Doctor Dogs

How Our Best Friends Are Becoming Our Best Medicine
By By Maria Goodavage (Dutton)
Reviewed by Susan Tasaki, December 2019, Updated June 2021

Her previous books include Soldier Dogs, Top Dog and Secret Service Dogs, so it’s no surprise that New York Times best-selling author Maria Goodavage has now taken up the story of dogs we’ve enlisted to help us with our health.

That dogs are good medicine comes as no surprise to anyone who lives with one. They get us up and out, they make us laugh and they’re excellent company. The “doctor dogs” Goodavage covers in her new book take that medicine to a whole other level of specialty care, however.

To help us monitor our physical, emotional and mental health, dogs have been trained to alert to seizures and diabetic highs and lows; detect cancers; calm children on the autism spectrum; safeguard and stabilize people overcome by debilitating psychiatric conditions; and identify pathogens that can kill us. And this is the short list.

For much of this work, we can thank the canine superpower: olfaction. Researchers are working to narrow down exactly what it is that dogs are picking up when, for example, they alert to a seizure. The ultimate goal is to create a diagnostic device that never gets tired or distracted or has its accuracy thrown off by environmental pollutants.


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Goodavage, who traveled thousands of miles and interviewed many individuals to gather information for this book, mixes straightforward science with emotionally rich stories of the effects these dogs have on the lives of those they assist. The result is a hard-to-put-down book, and a reminder that the ancient, hardwired human/canine bond is a gift that keeps on giving.

Read an excerpt below.

Sniffing Out UTIs

A study with exciting potential for practical application in the near future is also a study with one of the best understatements ever: “Sniffing urine is an innate behavior in dogs,” write the authors of a paper on canine detection of urinary tract infections in the journal Open Forum Infectious Diseases.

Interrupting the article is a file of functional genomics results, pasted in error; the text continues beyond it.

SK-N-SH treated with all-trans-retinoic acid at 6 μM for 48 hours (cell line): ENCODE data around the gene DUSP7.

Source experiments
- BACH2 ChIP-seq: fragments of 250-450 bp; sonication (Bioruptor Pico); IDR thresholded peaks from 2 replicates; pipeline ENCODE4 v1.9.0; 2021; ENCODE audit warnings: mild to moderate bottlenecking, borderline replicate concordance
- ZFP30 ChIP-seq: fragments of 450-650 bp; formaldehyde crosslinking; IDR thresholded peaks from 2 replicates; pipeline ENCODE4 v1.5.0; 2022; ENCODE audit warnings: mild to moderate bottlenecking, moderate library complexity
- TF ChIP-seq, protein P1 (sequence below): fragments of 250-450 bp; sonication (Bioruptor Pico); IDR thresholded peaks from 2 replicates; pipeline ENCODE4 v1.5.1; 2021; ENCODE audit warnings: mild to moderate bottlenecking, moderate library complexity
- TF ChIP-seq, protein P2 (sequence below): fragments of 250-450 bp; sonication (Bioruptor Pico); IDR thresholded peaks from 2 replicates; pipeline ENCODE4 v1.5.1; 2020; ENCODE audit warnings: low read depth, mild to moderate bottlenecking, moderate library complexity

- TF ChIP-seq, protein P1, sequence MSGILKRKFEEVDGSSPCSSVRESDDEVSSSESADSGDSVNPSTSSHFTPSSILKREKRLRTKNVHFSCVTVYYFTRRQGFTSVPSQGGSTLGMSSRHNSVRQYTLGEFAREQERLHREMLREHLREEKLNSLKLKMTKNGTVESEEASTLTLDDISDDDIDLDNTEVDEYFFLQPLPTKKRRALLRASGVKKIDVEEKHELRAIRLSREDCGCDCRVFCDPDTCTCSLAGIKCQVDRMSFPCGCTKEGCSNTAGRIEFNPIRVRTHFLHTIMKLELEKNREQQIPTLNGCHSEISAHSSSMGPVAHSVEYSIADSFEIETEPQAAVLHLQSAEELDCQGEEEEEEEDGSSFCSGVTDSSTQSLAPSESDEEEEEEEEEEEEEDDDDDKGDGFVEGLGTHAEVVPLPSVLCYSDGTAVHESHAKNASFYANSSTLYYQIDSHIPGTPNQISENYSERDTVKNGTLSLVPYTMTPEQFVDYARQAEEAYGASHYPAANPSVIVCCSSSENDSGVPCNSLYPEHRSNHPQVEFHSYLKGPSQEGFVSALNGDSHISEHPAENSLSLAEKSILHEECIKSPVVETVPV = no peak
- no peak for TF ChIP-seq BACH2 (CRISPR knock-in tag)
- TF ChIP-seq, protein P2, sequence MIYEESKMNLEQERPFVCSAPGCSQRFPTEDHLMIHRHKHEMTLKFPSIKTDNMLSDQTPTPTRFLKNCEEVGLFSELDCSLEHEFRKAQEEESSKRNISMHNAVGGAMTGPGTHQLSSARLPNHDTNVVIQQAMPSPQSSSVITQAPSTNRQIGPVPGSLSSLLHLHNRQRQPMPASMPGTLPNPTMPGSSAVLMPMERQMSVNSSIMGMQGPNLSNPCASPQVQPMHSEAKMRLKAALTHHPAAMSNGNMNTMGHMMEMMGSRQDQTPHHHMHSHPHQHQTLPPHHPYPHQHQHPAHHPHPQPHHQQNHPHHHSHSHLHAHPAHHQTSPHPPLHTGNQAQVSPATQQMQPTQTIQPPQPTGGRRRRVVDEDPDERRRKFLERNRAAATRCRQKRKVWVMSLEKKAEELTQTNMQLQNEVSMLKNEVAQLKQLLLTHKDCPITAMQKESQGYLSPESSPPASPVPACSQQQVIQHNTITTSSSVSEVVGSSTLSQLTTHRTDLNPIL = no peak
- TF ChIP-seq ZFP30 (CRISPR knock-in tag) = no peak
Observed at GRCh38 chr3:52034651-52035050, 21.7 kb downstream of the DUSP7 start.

Anyone who endures daily walks with a dog who stops frequently to read “pee-mail” can attest to this. Yes, sniffing urine is indeed innate. The paper discusses the reasons dogs do this, and amazingly, “to vex the person on the other end of the leash” is not among them. The main reasons the authors give for dogs sniffing urine is identifying other dogs and their notable characteristics, including their fertility and health status.

It turns out that the canine fascination with urine may be a boon for humans. The authors write that dogs are predisposed to “exceptional accuracy in identifying disease in humans by sniffing urine samples.”

The dogs in the study, who were trained to identify urine samples for E. coli and three other types of bacteria (S. aureus, Enterococcus, and Klebsiella) in double-blinded conditions, correctly detected nearly 100 percent of the positive samples. Even when the samples were diluted with distilled water and had very low bacterial counts, the dogs could sniff out the troubled waters. The authors suggest that dogs could provide early detection of urinary tract infections (UTIs).

UTIs are a common health problem, accounting for ten million visits to doctors’ offices every year in the United States. For most patients, they’re easily treated. But for some, especially the elderly and people with limited mobility because of neurological conditions, UTIs can lead to complications. If left untreated, they can rapidly become lethal.

The study suggests that highly trained future service dogs for those with, say, spinal cord injuries could do double duty. They could help their people with mobility, and they could also serve as UTI monitors. Early detection from a best friend who also helps you out of bed, picks up your dropped phone, and helps you get up if you take a tumble? It doesn’t get much better than that.

Adapted from: Doctor Dogs by Maria Goodavage. Copyright © 2019 by Maria Goodavage. Published by arrangement with Dutton, an imprint of Penguin Publishing Group, a division of Penguin Random House LLC.

Image courtesy of the publisher

Susan Tasaki, a freelance editor and writer, lives in the San Francisco Bay Area with her Husky, who wishes they both got out more.